Grateful for the blessing, I unlatch the door and enter the church. Inside I find a pilgrimage stamp to add to my growing collection. There are some delightful carved folding panels at the ends of the pews, and a stained glass East window which depicts the Biblical story of Elisha and the Shunammite woman (2 Kings Chapter 4). Although this story has a happy and miraculous ending, it centres around the heart-rending loss of a much-loved only child. The window depicts the stricken mother, holding her dead son in her arms. I am reminded again of the theme of bereaved parents which seems to be following me this weekend.

Mad March hares

Back out in the sunshine, I continue along quiet lanes, mulling over my thoughts as I walk. Two medium-sized brown animals grab my attention as they dash across open farmland. At first I think they’re Muntjac deer, but then I realise they’re hares. Enormous, mad March hares, running, boxing one another, literally haring at a tremendous pace up and down the wide fields. They leap the ditches effortlessly, bounding with life. I stop and watch them for a while, entranced by their speed and energy. If I could cover the ground at even half their pace I’d have reached my destination long ago.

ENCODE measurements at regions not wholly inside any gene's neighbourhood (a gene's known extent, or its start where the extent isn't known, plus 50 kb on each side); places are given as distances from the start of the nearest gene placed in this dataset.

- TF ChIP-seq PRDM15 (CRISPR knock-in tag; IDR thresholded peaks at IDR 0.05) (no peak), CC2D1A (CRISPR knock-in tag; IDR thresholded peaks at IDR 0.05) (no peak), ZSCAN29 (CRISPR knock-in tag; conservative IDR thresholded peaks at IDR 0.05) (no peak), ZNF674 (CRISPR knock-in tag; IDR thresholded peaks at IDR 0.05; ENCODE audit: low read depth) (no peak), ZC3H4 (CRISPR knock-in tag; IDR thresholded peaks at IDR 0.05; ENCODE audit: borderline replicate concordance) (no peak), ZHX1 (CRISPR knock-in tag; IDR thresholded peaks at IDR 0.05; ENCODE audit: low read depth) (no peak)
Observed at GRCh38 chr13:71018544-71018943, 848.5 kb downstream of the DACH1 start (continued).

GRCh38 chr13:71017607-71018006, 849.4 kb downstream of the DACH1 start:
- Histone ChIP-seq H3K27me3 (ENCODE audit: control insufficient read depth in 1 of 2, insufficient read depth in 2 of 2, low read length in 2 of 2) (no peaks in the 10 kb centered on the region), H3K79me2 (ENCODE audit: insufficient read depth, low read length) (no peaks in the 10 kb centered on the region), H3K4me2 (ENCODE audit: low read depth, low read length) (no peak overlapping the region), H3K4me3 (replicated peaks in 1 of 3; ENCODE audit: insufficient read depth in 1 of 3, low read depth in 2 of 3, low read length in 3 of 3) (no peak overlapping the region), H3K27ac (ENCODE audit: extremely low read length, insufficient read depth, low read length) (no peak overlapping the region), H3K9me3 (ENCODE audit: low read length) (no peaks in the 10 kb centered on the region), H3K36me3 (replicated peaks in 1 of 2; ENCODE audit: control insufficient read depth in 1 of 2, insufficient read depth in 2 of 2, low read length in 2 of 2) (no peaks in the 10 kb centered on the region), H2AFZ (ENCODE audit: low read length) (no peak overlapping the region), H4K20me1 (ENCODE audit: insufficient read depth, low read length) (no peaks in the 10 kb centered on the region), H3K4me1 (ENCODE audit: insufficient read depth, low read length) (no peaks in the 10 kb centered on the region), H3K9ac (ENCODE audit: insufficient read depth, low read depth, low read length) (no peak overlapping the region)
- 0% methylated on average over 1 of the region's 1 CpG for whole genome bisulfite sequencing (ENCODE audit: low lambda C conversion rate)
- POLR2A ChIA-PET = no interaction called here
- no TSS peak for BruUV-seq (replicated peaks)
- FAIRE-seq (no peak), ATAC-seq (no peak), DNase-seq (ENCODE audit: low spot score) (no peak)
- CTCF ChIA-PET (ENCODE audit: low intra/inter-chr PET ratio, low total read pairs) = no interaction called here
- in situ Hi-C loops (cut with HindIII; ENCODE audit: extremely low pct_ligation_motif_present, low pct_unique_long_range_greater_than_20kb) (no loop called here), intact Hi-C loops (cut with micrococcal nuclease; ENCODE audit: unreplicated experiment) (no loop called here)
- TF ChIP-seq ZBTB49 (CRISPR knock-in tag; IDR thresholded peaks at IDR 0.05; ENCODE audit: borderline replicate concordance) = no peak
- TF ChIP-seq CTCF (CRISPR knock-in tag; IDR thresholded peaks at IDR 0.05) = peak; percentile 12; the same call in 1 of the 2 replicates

Whepstead and Saint Petronilla

Trudging onward at my more sedate tempo, I pass woodland and follow signs for the Bury to Clare Walk across waterlogged fields into the village of Whepstead. Here I notice a rather fine brick-built bus shelter which doubles as a free library. Beside it is the village sign, depicting Saint Petronilla, to whom the village church is dedicated.